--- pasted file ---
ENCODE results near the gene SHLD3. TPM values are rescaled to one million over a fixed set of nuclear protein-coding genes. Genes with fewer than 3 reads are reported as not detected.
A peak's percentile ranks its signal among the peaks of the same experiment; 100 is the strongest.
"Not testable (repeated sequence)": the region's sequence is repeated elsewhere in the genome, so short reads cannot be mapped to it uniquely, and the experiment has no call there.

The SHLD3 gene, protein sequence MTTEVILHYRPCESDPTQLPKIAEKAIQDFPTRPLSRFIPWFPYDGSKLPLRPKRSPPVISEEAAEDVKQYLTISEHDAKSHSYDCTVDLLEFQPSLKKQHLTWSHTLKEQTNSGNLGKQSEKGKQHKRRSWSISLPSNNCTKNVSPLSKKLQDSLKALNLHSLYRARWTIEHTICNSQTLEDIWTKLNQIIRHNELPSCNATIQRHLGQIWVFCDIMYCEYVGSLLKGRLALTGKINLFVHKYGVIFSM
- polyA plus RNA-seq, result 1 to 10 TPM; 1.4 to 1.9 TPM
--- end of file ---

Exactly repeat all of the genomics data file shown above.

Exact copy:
ENCODE results near the gene SHLD3. TPM values are rescaled to one million over a fixed set of nuclear protein-coding genes. Genes with fewer than 3 reads are reported as not detected.
A peak's percentile ranks its signal among the peaks of the same experiment; 100 is the strongest.
"Not testable (repeated sequence)": the region's sequence is repeated elsewhere in the genome, so short reads cannot be mapped to it uniquely, and the experiment has no call there.

The SHLD3 gene, protein sequence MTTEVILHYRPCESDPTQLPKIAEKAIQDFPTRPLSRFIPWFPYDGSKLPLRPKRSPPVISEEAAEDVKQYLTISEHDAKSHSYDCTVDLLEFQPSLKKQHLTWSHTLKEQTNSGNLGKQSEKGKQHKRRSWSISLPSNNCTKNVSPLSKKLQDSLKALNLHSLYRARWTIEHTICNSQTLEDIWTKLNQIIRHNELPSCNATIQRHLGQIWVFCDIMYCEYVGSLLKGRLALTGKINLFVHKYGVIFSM
- polyA plus RNA-seq, result 1 to 10 TPM; 1.4 to 1.9 TPM